Thursday, 12 September 2013

Napoleon and his Marshals by Macdonell

This book is very well written: the story flows, with anecdotes sprinkled liberally but always in the service of the characterisation of the marshals. Those characterisations are masterful and bring to life men from two centuries ago, although maybe not always free from Macdonells preconceptions.

We follow the story of France’s military elite from the divisional commanders of the Army of Italy awaiting their new, unknown chief in 1795 to the death of Marmont in 1852. Short flash backs introduce the new characters as they appear on stage: their often humble backgrounds, early military careers and their rise to prominence and relation to Napoleon.

Macdonell makes two more exceptions from the description of military campaigns. The first is the story of the coup of Brumaire1799 and the second of the failed 1804 coup against Napoleon and his creation of the marshalate. To Macdonell these events were closely related.

The French revolutionary army was highly politicised, and republican and Jacobin factions competed with those that put more emphasis on return to order. This power struggle was behind the coups, and Napoleon’s creation of the marshalate was an attempt to reconcile those factions and bind them to his regime. The 1804 coup provided him with the opportunity to found a monarchy and dynasty but also removed credible alternatives for the opposition to rally around, like Moreau and Bernadotte.

In that way the list of marshals reflects Napoleon’s desire: old revolutionary heroes like Kellermann and Sérurier, Jacobins from the Army of the Rhine like Jourdan and Augereau, and his own supporters from Egypt (Davout), Italy (Berthier) and his younger days (Murat). Even Bernadotte was welcomed back.

As a whole the marshals performed their task loyally and dutifully, but their loyalty was to Napoleon, or France, not to each other. They showed inordinate egoism and ambition instead of collegiality and this proved a dangerous weakness when the master was absent, as in Spain, or unwilling to enforce cooperation, as in Russia.

Year of birth of the marshals,
most were older than Napoleon

But to Macdonell, that lack of moderation was not what brought down the Empire. He paints the decline after 1807 in gloomy colours as talented young commanders like Lasalle, Montbrun and Lannes die fighting for it. The opposition to Napoleon’s attack on Russia is described in detail and even more so the psychological effect of that campaign on for example Ney, Oudinot and Davout.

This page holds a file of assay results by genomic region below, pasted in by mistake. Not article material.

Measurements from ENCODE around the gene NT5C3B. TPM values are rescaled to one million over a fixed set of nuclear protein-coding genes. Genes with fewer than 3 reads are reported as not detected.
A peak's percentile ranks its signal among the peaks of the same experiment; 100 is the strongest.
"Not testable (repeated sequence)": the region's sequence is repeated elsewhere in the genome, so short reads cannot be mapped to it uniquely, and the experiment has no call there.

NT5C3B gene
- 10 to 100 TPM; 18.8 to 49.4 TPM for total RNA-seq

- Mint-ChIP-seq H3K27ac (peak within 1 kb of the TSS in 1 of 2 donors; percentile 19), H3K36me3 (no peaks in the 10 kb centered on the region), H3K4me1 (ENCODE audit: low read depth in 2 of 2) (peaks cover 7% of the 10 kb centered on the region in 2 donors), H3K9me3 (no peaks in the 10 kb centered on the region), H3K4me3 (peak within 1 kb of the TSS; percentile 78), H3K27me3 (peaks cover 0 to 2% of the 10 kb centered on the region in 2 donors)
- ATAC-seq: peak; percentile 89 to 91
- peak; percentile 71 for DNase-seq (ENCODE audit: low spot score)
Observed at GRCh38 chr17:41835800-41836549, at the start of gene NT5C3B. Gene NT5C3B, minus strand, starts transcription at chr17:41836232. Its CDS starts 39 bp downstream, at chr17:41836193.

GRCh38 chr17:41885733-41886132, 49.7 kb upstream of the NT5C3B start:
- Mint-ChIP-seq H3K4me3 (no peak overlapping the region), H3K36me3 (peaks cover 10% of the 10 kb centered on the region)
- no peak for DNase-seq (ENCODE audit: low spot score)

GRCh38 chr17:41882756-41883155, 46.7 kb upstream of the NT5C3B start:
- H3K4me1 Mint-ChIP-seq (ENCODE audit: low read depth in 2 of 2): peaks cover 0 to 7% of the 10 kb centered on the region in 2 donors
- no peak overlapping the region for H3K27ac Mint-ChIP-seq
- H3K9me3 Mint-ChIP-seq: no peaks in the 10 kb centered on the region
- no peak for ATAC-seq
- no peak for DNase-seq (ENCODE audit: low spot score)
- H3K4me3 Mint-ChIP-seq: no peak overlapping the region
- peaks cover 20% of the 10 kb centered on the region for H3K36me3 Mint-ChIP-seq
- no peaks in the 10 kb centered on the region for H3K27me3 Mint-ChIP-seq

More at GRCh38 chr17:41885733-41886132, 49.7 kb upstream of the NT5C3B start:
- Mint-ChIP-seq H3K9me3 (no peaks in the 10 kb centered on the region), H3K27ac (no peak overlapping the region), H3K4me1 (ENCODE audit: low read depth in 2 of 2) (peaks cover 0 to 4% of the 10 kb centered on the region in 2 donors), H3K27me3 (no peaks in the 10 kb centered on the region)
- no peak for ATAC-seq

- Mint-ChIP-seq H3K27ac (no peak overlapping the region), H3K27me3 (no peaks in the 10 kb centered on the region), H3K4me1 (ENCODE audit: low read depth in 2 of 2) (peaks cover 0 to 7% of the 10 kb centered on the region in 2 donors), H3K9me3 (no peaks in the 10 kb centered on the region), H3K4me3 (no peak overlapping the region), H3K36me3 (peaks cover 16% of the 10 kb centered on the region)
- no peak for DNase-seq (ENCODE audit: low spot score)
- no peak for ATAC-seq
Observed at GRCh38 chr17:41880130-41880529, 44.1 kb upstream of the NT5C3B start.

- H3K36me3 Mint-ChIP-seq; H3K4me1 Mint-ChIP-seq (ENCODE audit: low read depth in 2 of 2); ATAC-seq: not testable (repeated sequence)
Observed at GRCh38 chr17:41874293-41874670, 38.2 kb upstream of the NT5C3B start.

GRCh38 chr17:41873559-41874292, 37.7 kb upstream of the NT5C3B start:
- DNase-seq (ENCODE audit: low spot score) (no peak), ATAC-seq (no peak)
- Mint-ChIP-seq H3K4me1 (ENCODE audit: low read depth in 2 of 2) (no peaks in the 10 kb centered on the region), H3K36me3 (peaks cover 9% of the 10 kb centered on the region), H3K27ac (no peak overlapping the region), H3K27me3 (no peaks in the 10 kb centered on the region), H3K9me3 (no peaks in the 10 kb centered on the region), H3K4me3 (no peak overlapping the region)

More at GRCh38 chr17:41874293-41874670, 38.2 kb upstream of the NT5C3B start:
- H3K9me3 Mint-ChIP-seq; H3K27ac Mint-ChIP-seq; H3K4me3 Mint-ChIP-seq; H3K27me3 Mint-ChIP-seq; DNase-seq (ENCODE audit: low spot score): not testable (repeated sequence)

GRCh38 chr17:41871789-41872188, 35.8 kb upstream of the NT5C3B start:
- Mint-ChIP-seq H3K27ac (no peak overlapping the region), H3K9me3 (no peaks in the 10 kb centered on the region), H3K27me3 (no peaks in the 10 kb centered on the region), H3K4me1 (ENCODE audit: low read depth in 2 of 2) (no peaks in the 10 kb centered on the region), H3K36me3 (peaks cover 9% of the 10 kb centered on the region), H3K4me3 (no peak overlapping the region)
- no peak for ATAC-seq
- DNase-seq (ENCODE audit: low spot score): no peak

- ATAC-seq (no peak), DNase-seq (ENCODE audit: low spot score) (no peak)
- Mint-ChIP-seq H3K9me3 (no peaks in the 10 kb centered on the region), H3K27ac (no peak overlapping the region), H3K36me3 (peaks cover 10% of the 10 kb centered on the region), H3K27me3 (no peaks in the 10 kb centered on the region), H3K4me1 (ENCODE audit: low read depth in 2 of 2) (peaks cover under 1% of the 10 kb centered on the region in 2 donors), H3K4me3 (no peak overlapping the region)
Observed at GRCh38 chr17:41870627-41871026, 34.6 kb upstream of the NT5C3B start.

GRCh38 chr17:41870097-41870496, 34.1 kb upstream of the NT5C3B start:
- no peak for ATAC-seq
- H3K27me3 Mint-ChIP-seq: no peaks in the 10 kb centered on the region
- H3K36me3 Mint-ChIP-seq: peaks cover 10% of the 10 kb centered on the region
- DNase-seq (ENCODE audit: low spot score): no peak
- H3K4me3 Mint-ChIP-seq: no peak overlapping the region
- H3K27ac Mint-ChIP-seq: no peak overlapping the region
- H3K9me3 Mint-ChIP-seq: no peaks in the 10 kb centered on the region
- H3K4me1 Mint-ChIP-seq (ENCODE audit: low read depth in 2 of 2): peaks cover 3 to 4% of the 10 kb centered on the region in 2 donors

By 1813, the lust for glory and belief in the genius of the chief was no longer driving the marshals, but rather duty and loyalty. And in the end their lack of faith in the military and political judgement of the emperor led to his downfall a year later.

Even some of his oldest friends, like Marmont, switched their allegiance to the Bourbons. Others watched from the fence as he returned from Elba, professing their allegiance to France rather than the empire. Mortier dutifully escorted King Louis on his flight to the border, then returned to serve the emperor. Ney went from “I’ll bring him back in a cage” to command at Waterloo.

With so few loyal supporters left, Napoleon was forced to place his best commanders, Davout and Soult, in Paris and his headquarters. If not the deciding factor in his final defeat, it was at least critical.

A lesser book would have spent more pages on Napoleon, but Macdonell resists that temptation and focuses on the motivations and interrelations of the marshals. Their many feuds and occasional friendships. Of course, there is more to say about the marshalate as the apex of a new military aristocracy, and its diplomatic and political role.  A present day researcher might take a more systematic approach to this subject.  

Then again, this book was written eighty years ago and it shows in many other ways. For example when Macdonell reassures us that although there is no bibliography, the reader should trust that every detail is backed up by a source. But it is hard to find a better book to read by the fireside and imagine yourself just for a second next to Ney as he guards the rear of the Grande Armée, musket in hand, against the swarming cossacks in the cold and snow.

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